Comedian and actor Anthony Anderson will host the awards on Friday night (08Nov13). Janelle Monae is hoping to bounce back from a throat infection to perform alongside Toni Braxton and Kenny 'Babyface' Edmonds at the awards, which will also feature a Cirque Du Soliel tribute to Michael Jackson.
Hip-hop sensation Kendrick Lamar leads this year's nominations with six, including Best New Artist, Album of the Year and Song of the Year. Tied with five nominations each are Miguel, Justin Timberlake, Robin Thicke, Chris Brown, Tamar Braxton and Janelle Monae.
Comedian and actor Anthony Anderson will host the awards on Friday night (08Nov13).
Country stars Luke Bryan and Zac Brown ended their feud with an embrace at the 47th annual CMA Awards in Nashville, Tennessee on Wednesday night (06Nov13). As event co-hosts Brad Paisley and Carrie Underwood urged warring country stars to get along by singing War's Why Can't We Be Friends, Bryan and Brown met in the audience at the Bridgestone Arena for a hug.
The two stars fell out when Brown went public with his dislike for Bryan's hit My Kinda Night, which he opened the show with.
The Zac Brown Band frontman called the single the "worst song" he's ever heard, adding it makes him want to "throw up" every time he hears it.
Justin Moore and Jason Aldean both jumped to Bryan's defence, but the singer himself opted not to fight back.
Paisley and Underwood, who are co-hosting the ceremony for the sixth time, also poked fun at feuds between Kanye West and comedian Jimmy Kimmel and the Jonas Brothers as part of their impromptu acoustic performance at the top of the show, and then called on singer Kellie Pickler to hand out "feuding assignments" to stars like newlywed Kelly Clarkson, who was urged to start a fight with her real-life mother-in-law Reba McEntire, with Paisley joking, "That was bound to happen eventually!" - and Kenny Rogers, who was picked to feud with the Celebrity singer onstage.
Paisley stopped singing and hurled joke insults at the Coward of the County singer, stating, "Kenny Rogers is pure evil!"
Pop superstar Justin Bieber has found a new hobby - he showed off his graffiti skills by tagging a wall in Bogota, Colombia on Wednesday night (30Oct13). The Baby hitmaker paid tribute to his dead hamster by spraying 'R.I.P. Pac' above an image of a frog, and then appeared to show his support to embattled Chris Brown by writing 'Free Breezy' in another spot. The R&B singer, who is nicknamed Breezy by his fans, is currently seeking treatment for anger management after he was arrested for assault in Washington, D.C. on Sunday (27Oct13)
The man who wrote Luke Bryan's maligned new song That's My Kind Of Night has hit back at Zac Brown over his radio remarks about the tune. Brown sparked a new war of words in country music when he called Bryan's single the "worst song" he's ever heard, adding it makes him want to "throw up" every time he hears it.
Justin Moore and Jason Aldean have both jumped to Bryan's defence, and now Dallas Davidson, one of the three songwriters behind the tune has broken his silence about the furore.
Davidson, who also co-wrote Blake Shelton's Boys 'Round Here and Lady Antebellum's Just a Kiss, among other hits, reveals Bryan actually called him to let him know what Brown had said during a radio chat.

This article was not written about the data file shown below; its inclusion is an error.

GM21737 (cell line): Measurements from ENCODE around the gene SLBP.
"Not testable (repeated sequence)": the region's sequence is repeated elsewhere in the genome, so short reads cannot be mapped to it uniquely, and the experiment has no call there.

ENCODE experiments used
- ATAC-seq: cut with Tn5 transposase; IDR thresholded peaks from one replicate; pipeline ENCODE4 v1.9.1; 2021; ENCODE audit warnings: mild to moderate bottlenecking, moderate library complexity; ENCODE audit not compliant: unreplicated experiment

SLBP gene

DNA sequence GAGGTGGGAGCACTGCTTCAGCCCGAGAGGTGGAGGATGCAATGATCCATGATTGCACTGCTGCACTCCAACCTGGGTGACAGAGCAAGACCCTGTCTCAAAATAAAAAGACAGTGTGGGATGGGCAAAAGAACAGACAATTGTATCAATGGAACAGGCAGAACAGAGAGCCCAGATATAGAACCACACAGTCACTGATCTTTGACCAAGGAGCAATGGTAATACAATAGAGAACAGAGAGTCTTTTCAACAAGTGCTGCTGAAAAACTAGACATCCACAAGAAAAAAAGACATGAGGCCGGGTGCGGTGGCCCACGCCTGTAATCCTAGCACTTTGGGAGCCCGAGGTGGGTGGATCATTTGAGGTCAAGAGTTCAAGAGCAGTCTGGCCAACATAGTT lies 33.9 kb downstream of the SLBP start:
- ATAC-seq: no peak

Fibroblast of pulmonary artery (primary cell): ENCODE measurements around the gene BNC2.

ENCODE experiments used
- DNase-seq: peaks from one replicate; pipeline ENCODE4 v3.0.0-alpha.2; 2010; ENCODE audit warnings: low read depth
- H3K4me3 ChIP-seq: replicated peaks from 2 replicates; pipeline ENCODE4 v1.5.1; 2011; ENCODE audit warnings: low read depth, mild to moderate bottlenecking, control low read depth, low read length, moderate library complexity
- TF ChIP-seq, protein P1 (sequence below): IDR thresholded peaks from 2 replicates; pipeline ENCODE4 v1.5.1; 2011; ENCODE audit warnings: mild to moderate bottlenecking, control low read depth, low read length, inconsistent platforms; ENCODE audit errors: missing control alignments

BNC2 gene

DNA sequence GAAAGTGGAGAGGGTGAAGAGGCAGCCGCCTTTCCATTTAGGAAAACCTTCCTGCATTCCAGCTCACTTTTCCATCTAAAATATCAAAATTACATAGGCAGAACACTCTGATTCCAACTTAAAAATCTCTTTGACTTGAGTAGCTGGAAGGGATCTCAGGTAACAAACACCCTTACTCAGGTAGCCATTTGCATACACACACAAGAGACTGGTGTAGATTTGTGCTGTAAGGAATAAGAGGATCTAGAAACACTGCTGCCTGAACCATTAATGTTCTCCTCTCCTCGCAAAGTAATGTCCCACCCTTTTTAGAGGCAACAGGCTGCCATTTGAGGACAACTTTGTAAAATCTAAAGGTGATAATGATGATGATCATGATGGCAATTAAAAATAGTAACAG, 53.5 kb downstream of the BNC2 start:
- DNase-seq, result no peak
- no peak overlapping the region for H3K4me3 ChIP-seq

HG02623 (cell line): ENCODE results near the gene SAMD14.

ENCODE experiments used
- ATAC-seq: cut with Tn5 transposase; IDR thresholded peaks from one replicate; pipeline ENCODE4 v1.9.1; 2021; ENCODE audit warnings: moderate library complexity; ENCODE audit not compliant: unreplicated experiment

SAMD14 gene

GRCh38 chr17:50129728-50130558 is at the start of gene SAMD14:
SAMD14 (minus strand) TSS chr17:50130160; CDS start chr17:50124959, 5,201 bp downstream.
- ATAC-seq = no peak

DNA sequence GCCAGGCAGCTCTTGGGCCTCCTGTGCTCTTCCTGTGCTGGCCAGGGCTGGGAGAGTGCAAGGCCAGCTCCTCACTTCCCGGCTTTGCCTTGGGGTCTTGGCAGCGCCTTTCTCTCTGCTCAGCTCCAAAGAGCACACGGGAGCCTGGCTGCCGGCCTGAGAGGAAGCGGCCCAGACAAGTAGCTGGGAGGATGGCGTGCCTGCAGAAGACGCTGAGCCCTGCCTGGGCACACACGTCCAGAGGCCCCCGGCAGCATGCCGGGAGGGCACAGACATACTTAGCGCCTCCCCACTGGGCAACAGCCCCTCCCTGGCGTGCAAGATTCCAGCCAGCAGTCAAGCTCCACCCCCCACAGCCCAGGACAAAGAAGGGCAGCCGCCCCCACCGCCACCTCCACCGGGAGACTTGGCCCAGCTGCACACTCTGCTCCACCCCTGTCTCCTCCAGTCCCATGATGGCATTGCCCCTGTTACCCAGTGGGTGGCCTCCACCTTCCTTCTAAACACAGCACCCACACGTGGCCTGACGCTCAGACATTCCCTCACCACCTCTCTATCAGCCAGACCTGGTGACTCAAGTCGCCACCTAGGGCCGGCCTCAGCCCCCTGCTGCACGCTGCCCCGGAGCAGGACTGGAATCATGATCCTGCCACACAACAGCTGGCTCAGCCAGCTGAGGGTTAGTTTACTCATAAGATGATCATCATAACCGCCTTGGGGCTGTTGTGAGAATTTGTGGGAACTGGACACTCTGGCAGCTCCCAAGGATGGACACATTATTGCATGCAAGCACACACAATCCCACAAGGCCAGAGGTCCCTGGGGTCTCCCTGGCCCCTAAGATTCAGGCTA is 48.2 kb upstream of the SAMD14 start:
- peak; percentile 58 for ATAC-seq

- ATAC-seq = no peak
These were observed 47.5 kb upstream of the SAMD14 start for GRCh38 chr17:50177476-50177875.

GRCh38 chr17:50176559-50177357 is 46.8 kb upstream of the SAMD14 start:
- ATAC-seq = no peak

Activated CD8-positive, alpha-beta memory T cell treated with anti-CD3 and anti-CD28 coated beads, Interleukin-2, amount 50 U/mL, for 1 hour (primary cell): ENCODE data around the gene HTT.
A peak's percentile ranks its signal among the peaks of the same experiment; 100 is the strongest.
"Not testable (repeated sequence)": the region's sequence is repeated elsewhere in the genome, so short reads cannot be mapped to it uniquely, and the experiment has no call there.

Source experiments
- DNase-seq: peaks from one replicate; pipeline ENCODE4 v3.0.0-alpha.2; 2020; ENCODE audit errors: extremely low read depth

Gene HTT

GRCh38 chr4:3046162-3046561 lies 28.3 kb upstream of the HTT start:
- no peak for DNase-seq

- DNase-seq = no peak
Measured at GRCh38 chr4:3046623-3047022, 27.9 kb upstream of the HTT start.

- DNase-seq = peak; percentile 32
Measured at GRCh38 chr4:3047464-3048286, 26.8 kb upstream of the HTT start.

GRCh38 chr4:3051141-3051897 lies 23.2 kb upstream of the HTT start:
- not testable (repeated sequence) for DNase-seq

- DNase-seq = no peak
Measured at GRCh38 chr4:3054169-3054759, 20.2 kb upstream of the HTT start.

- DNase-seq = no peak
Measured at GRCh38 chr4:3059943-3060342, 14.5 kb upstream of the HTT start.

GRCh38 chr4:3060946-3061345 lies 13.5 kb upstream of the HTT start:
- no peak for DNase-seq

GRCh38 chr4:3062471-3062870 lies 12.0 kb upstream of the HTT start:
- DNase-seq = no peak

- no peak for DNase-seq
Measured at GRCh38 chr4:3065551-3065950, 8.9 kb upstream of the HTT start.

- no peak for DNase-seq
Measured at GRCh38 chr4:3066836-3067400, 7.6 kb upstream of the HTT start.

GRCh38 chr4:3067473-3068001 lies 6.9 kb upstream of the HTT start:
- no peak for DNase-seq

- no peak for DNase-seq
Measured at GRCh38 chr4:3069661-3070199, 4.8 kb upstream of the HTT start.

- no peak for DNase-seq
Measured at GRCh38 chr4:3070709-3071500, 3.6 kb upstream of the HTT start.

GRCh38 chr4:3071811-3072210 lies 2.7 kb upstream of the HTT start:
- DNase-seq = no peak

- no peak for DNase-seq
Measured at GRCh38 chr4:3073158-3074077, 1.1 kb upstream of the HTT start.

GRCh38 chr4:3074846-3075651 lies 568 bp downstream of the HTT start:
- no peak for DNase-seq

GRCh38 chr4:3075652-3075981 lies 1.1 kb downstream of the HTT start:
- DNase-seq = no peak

He tells Roughstock.com, "The first thing I did was sit there and soak it in. A comment like that will hurt your feelings because when you write a song, it's kind of like one of your babies. To hear a successful artist say it was the worst song he's heard and it makes him want to throw up, that's just not cool."
Davidson adds, "We write about what we know about. What I know about is sitting on a tailgate drinking a beer. Hell, I live on the river. When Luke called me to tell me about what happened, I was literally smoking Boston butts on my homemade cooker at my 800 square foot river house with about four of my buddies with their trucks backed up, sitting on a tailgate."
The songwriter insists he won't be getting involved in a rap-style diss with Brown, adding, "My mom always told me if you don't have nothing nice to say, then don't say it at all. That's true.
"I think social media... has really changed this whole generation where it's OK to be mean, and it's OK to talk bad about people. When I grew up, you didn't do that."
But he jokes, "If that song makes him want to throw up, I hope I write one today that gives him the flu because that means I'm doing my job right."
Fun. star Nate Ruess is set to become the latest singer to front Queen when he joins the band at the iHeartRadio Music Festival in Las Vegas this weekend, according to reports. Sources tell Billboard.com the pop star will reportedly sing Somebody to Love and Fat Bottomed Girls during the group's performance at the event, which will be held at the MGM Grand Garden Arena.
He'll share the mic with Adam Lambert, who became Queen's regular stand-in singer last year (12).
Ruess will also hit the stage with fun. on Friday night (20Sep13), when Katy Perry, Elton John, Keith Urban, Muse, Tiesto and Chris Brown will also perform.
Paul McCartney, Justin Timberlake, Drake, Miley Cyrus and Bruno Mars will be among the stars headlining the event on Saturday (21Sep13).
Rapper Kendrick Lamar will lead the way at the 2013 Soul Train Awards after scoring six top nominations. The hip-hop star's good kid, m.A.A.d city release will compete for Album of the Year, going up against Jay Z's Magna Carta... Holy Grail, Justin Timberlake's The 20/20 Experience and Rihanna's Unapologetic, while his track Poetic Justice, featuring Drake, is up for both song and Video of the Year.
Blurred Lines by Robin Thicke, Chris Brown's Fine China and Tamar Braxton's Love and War have also been shortlisted for the two categories, while Poetic Justic will be in the running for Best Hip-Hop Song of the Year too.
In addition, Lamar has earned mentions for Best New Artist and Best Collaboration for his verse on Miguel's How Many Drinks.
Meanwhile, Brown, Thicke, John Legend, Bruno Mars, Miguel and Charlie Wilson will do battle for Best R&B/Soul Male Artist, and Alicia Keys, Braxton, Kelly Rowland, Janelle Monae, Fantasia and Chrisette Michelle will compete for the female equivalent.
The Best Dance Performance rundown features Thicke (Blurred Lines), Timberlake (Suit & Tie with Jay Z), Brown (Fine China) and Ciara (Body Party), while the Centric Certified Award will be a fight between the likes of Talib Kweli, Joss Stone and Solange.
The 2013 Soul Train Awards will take place in Las Vegas on 8 November (13) and will be presented by actor Anthony Anderson.